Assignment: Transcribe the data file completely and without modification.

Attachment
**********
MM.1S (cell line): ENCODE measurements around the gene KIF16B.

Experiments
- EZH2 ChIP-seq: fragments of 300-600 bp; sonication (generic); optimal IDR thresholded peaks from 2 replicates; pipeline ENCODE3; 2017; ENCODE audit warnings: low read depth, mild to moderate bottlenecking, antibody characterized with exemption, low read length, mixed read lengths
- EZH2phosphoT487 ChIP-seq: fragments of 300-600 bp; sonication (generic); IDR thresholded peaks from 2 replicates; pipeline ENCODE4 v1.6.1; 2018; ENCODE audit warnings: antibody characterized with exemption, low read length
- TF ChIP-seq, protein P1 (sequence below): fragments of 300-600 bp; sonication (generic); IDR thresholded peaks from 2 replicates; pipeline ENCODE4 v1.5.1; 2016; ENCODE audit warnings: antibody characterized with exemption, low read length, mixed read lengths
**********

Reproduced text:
MM.1S (cell line): ENCODE measurements around the gene KIF16B.

Experiments
- EZH2 ChIP-seq: fragments of 300-600 bp; sonication (generic); optimal IDR thresholded peaks from 2 replicates; pipeline ENCODE3; 2017; ENCODE audit warnings: low read depth, mild to moderate bottlenecking, antibody characterized with exemption, low read length, mixed read lengths
- EZH2phosphoT487 ChIP-seq: fragments of 300-600 bp; sonication (generic); IDR thresholded peaks from 2 replicates; pipeline ENCODE4 v1.6.1; 2018; ENCODE audit warnings: antibody characterized with exemption, low read length
- TF ChIP-seq, protein P1 (sequence below): fragments of 300-600 bp; sonication (generic); IDR thresholded peaks from 2 replicates; pipeline ENCODE4 v1.5.1; 2016; ENCODE audit warnings: antibody characterized with exemption, low read length, mixed read lengths